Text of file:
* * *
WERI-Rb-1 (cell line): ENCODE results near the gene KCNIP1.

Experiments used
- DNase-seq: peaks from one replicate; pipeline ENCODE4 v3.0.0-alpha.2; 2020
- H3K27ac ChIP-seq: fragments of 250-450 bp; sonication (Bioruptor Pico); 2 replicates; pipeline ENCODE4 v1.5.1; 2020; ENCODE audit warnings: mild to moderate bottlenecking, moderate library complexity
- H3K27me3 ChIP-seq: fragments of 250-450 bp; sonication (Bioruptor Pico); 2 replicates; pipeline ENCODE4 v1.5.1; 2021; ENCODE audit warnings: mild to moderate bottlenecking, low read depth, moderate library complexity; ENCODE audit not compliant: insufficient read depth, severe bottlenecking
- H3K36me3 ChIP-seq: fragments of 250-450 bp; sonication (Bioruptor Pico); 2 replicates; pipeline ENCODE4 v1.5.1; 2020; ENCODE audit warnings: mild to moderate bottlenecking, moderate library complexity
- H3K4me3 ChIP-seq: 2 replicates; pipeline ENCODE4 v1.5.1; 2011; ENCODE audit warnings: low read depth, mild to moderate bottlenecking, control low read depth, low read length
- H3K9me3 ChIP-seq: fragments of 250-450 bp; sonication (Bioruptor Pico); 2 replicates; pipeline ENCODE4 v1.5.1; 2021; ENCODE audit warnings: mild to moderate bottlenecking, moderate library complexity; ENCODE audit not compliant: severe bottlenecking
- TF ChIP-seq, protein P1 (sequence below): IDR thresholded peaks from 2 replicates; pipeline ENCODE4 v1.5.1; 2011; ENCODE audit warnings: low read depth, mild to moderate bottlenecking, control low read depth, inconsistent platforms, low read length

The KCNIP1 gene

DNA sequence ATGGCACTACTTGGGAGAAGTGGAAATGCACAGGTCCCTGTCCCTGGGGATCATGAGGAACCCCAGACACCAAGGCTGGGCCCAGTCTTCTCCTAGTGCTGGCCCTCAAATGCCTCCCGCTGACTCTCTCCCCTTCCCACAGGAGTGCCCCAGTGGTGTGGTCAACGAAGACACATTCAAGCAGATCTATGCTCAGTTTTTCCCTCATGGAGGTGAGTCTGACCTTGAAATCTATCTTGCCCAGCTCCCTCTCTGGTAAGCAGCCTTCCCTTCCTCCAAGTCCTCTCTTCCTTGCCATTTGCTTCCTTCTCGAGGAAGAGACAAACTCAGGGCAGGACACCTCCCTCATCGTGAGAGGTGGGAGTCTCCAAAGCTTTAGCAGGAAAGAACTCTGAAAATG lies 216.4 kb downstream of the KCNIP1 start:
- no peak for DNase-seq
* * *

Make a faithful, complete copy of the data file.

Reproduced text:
WERI-Rb-1 (cell line): ENCODE results near the gene KCNIP1.

Experiments used
- DNase-seq: peaks from one replicate; pipeline ENCODE4 v3.0.0-alpha.2; 2020
- H3K27ac ChIP-seq: fragments of 250-450 bp; sonication (Bioruptor Pico); 2 replicates; pipeline ENCODE4 v1.5.1; 2020; ENCODE audit warnings: mild to moderate bottlenecking, moderate library complexity
- H3K27me3 ChIP-seq: fragments of 250-450 bp; sonication (Bioruptor Pico); 2 replicates; pipeline ENCODE4 v1.5.1; 2021; ENCODE audit warnings: mild to moderate bottlenecking, low read depth, moderate library complexity; ENCODE audit not compliant: insufficient read depth, severe bottlenecking
- H3K36me3 ChIP-seq: fragments of 250-450 bp; sonication (Bioruptor Pico); 2 replicates; pipeline ENCODE4 v1.5.1; 2020; ENCODE audit warnings: mild to moderate bottlenecking, moderate library complexity
- H3K4me3 ChIP-seq: 2 replicates; pipeline ENCODE4 v1.5.1; 2011; ENCODE audit warnings: low read depth, mild to moderate bottlenecking, control low read depth, low read length
- H3K9me3 ChIP-seq: fragments of 250-450 bp; sonication (Bioruptor Pico); 2 replicates; pipeline ENCODE4 v1.5.1; 2021; ENCODE audit warnings: mild to moderate bottlenecking, moderate library complexity; ENCODE audit not compliant: severe bottlenecking
- TF ChIP-seq, protein P1 (sequence below): IDR thresholded peaks from 2 replicates; pipeline ENCODE4 v1.5.1; 2011; ENCODE audit warnings: low read depth, mild to moderate bottlenecking, control low read depth, inconsistent platforms, low read length

The KCNIP1 gene

DNA sequence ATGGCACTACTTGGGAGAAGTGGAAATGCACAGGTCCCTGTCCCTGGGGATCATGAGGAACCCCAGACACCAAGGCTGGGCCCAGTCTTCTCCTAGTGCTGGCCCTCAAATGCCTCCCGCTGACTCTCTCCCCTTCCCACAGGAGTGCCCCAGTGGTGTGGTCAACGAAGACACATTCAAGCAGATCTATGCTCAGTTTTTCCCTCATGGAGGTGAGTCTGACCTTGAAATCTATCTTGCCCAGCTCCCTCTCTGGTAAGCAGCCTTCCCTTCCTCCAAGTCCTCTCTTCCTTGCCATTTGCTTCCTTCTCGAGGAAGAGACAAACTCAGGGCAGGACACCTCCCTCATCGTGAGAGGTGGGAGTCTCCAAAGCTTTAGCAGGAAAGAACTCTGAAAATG lies 216.4 kb downstream of the KCNIP1 start:
- no peak for DNase-seq